Video services

Bamboom Targets Cable TV Cord-Cutters

Good morning, cable gang. Today's industry roundup leads with a look at the buzz being generated by cloud-based video startup Bamboom.

  • Navic Networks founder Chet Kanojia is turning heads with Bamboom, a startup that's looking to woo cable cord-cutters with a cloud-based video service that rents subscribers access to local broadcast programming delivered from server farms equipped with mini HD antennas and DVRs. While Bamboom must overcome legal and technical hurdles, Kanojia -- who sold targeted advertising firm Navic to Microsoft Corp. (Nasdaq: MSFT) in 2008 -- is worth keeping an eye on. (See Microsoft Nabs Navic .)

  • In a sign that relations between Time Warner Cable Inc. (NYSE: TWC) and two programmers are improving when it comes to the MSO's new iPad app, TWC, in two separate blog posts on Friday, said it had restored access to three Fox nets (National Geographic Channel, FX and Fox News Channel) and three Discovery Communications Inc. (Nasdaq: DISCA, DISCB, DISCK) channels (Discovery Channel, TLC and Animal Planet). The MSO declined to comment on why those channels were added after it removed them earlier in the wake of cease-and-desist letters. In the meantime, the MSO and Viacom Inc. (NYSE: VIA) have a court battle brewing over the app. (See TW Cable, Viacom Take iPad Fight to Court , TW Cable's iPad TV App Changes Channels and Fox to TW Cable: Stop Streaming Our Stuff .)

  • Just as Netflix Inc. (Nasdaq: NFLX) is beginning to get a foothold in Canada, broadcasters and cable operators north of the border are pushing the government to regulate over-the-top video services. (See Netflix Canada Cuts Video Streaming Quality and O, Canada! Netflix Streaming Gets a Reprieve.)

  • Comcast Corp. (Nasdaq: CMCSA, CMCSK) is taking some heat for capping its "Extreme 105" 105Mbit/s wideband service at 250GB per month, with some observers noting that customers could hit the bandwidth ceiling if they downloaded video for about five hours at the maximum allowed bit rate. (See Comcast Pushes 105-Meg to 40M Homes .)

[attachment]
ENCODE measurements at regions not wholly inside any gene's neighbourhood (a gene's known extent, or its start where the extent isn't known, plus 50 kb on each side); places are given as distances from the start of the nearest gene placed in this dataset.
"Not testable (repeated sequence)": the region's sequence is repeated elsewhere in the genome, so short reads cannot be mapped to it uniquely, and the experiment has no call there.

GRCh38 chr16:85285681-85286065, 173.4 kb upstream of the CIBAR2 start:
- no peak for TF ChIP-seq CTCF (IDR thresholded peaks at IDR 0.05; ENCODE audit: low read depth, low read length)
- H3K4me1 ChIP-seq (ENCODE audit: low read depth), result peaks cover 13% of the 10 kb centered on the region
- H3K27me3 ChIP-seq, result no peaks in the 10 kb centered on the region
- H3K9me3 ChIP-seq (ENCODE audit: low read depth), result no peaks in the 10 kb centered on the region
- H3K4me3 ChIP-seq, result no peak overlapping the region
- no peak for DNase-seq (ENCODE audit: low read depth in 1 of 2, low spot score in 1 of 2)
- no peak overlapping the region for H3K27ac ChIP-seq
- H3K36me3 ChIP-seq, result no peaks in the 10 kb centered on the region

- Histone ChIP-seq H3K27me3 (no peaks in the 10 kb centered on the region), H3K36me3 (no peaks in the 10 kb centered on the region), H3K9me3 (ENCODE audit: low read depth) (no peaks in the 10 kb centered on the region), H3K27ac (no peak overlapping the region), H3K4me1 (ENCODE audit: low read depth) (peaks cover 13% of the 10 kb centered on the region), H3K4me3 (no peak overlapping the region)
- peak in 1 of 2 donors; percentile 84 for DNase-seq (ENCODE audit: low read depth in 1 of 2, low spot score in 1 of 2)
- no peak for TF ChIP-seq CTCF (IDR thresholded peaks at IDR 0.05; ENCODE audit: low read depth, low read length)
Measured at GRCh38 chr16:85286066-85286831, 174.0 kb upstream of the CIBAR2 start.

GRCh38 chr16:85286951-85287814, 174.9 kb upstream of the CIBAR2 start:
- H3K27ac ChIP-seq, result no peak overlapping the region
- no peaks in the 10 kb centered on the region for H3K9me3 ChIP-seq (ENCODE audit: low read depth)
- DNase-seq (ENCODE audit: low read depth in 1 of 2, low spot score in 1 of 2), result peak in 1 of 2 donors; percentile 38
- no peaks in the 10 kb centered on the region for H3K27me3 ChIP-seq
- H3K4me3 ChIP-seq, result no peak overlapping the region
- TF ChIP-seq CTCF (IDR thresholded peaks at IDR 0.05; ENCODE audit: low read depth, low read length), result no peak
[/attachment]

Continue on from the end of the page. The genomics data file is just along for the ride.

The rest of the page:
• Because the reshuffling of TW Cable's channel lineup in Kansas City will result in channels from Liberty Media Corp. (NYSE: LMC)'s Encore being kicked into a US$5 monthly "Movie Pass" package, some locals are calling the move a "backdoor rate hike."

  • DirecTV Group Inc. (NYSE: DTV) mistakenly told subscribers that they'd be able to watch Russell Brand's Arthur on VoD starting May 1, just 23 days after the movie hits theaters. The DBS company said it's actually distributing the original 1981 movie starring Dudley Moore.

  • Cablevision Systems Corp. (NYSE: CVC) looks to put a bit more pressure on Verizon Communications Inc. (NYSE: VZ) by letting small- and mid-sized businesses do a bit of comparison shopping for voice and data services using a new MSO's "Savings Calculator." Optimum Business, the SMB unit of Cablevision, is debuting the calculator in concert with a TV campaign and using it to help prospective customers in New York, New Jersey and Connecticut figure out how much they can save by switching to the MSO. (See Cable's $5B Biz Services Bonanza .)

  • Video encoding specialist Envivio Inc. (NASDAQ: ENVI) is hoping to raise $69 million through its initial public offering. (See Envivio Chases Its IPO and Envivio, Sezmi Tackle Multi-Screen TV.)

    — Steve Donohue, Special to Light Reading Cable, and Jeff Baumgartner, Site Editor, Light Reading Cable

  • marjsdad 12/5/2012 | 5:07:17 PM
    re: Bamboom Targets Cable TV Cord-Cutters

    It says only 5 hours of downloads at peak speeds will consume 250 GB. Let's not forget that this represents something like 40 HD movies, or about 80 hours of HD content. And don't forget that streaming video takes up a lot less bandwidth than downloads, so you could stream a lot more than 80 hours without exceeding the cap.

    KathyWeig 12/5/2012 | 5:07:16 PM
    re: Bamboom Targets Cable TV Cord-Cutters

    Another option for TV with a slower connection is TVDevo website it seems to run faster and it supports slower connections speeds. It's mostly for TV shows . Netflix is for movies, but it always bogs down my connection.

    Jeff Baumgartner 12/5/2012 | 5:07:13 PM
    re: Bamboom Targets Cable TV Cord-Cutters

    That's good point. They were trying to point out what could happen if someone went full bore with D3, but the vast majority of residential customers still won't be near that cap.  JB

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